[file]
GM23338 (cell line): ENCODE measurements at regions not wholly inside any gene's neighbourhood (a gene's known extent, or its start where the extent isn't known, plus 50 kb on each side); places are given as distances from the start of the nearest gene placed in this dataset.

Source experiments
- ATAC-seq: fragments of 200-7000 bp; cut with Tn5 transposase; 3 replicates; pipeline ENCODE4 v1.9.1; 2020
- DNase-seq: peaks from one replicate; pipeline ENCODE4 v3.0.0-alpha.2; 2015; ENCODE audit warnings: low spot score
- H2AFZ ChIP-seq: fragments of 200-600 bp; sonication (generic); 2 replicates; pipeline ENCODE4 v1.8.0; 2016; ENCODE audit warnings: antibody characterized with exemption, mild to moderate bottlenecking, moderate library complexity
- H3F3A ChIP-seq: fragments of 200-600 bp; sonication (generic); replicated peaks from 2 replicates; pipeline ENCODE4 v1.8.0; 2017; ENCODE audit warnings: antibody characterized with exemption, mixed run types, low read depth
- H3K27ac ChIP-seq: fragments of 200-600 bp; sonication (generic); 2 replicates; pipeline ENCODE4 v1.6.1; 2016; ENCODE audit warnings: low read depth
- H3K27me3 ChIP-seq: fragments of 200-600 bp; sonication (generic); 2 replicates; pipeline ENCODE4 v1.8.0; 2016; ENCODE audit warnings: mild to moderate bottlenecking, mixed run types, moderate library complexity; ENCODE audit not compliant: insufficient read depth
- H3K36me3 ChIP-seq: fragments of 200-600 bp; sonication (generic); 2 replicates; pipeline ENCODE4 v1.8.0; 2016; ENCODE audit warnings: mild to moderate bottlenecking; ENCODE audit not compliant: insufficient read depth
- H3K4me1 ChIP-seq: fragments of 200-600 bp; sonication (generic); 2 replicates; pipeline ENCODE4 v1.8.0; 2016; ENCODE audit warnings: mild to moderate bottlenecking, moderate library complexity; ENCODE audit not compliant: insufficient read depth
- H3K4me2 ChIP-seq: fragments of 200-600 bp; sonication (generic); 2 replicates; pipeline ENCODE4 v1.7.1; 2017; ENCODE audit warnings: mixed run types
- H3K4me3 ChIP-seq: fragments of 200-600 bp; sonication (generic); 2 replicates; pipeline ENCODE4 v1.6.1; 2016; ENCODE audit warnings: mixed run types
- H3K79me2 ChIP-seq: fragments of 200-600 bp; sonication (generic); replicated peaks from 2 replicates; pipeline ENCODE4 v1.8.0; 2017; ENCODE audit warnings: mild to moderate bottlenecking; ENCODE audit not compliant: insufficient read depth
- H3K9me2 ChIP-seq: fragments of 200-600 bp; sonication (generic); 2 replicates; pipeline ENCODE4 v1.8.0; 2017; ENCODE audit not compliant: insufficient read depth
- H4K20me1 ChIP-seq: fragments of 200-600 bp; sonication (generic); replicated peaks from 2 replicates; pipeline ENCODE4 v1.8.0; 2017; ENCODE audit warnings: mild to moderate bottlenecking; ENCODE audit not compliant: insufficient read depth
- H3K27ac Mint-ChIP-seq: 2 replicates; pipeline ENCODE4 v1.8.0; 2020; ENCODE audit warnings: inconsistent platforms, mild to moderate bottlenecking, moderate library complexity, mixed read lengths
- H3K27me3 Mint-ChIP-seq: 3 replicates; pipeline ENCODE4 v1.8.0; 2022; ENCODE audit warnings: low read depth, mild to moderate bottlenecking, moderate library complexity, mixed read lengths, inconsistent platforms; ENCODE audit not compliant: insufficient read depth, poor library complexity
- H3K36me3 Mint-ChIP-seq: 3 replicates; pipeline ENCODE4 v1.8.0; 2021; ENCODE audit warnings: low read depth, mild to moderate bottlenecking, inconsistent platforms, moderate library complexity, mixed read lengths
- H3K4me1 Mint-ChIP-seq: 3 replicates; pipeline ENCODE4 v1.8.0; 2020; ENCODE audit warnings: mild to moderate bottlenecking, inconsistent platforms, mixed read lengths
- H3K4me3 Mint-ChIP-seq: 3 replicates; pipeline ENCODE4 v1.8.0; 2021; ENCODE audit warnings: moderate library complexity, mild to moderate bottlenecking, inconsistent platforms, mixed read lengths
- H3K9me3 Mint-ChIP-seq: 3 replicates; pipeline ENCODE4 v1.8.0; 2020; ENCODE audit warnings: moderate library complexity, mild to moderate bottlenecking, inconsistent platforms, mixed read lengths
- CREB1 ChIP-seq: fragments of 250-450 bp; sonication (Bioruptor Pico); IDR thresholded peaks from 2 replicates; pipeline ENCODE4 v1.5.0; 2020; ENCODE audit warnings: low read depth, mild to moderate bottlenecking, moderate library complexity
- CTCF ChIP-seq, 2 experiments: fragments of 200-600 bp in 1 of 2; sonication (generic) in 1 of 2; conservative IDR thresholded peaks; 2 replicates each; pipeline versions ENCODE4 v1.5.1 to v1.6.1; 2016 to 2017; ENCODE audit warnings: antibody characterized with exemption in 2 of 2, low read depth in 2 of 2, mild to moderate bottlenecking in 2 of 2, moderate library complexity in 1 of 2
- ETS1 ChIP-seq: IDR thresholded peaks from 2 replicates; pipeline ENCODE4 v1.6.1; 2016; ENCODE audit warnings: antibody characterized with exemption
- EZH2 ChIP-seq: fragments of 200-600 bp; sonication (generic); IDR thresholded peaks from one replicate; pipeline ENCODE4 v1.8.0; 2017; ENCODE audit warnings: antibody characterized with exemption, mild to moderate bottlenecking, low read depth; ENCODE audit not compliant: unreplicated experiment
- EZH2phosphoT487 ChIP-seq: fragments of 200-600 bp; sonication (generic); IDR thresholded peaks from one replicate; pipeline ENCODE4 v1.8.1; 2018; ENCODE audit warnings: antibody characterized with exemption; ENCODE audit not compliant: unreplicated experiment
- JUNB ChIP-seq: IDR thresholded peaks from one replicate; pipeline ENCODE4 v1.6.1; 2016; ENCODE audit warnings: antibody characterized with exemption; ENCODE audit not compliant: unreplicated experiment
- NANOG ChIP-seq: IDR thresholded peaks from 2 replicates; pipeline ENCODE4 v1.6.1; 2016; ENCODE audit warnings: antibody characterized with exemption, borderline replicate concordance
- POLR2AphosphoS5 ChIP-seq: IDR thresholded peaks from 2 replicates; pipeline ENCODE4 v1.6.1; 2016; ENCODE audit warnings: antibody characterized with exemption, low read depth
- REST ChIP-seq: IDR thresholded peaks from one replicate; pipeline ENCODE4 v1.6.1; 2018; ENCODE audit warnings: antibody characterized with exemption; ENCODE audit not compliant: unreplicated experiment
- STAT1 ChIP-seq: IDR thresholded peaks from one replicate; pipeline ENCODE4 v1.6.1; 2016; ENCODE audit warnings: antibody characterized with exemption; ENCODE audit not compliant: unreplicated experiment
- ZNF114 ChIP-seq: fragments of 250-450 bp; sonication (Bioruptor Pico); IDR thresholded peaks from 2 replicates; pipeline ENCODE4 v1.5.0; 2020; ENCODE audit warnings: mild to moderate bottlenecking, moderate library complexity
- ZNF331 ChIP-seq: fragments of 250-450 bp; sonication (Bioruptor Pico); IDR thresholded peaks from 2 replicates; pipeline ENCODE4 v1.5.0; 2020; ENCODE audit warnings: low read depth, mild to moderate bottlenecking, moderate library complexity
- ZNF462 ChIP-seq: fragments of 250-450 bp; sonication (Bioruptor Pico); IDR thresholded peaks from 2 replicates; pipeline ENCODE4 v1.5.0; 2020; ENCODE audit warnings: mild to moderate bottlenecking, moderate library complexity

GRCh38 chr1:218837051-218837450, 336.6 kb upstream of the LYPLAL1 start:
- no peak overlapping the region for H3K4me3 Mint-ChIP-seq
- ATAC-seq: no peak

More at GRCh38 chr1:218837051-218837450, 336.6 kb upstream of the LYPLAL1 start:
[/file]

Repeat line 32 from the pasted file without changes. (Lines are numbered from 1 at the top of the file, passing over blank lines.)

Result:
- ZNF114 ChIP-seq: fragments of 250-450 bp; sonication (Bioruptor Pico); IDR thresholded peaks from 2 replicates; pipeline ENCODE4 v1.5.0; 2020; ENCODE audit warnings: mild to moderate bottlenecking, moderate library complexity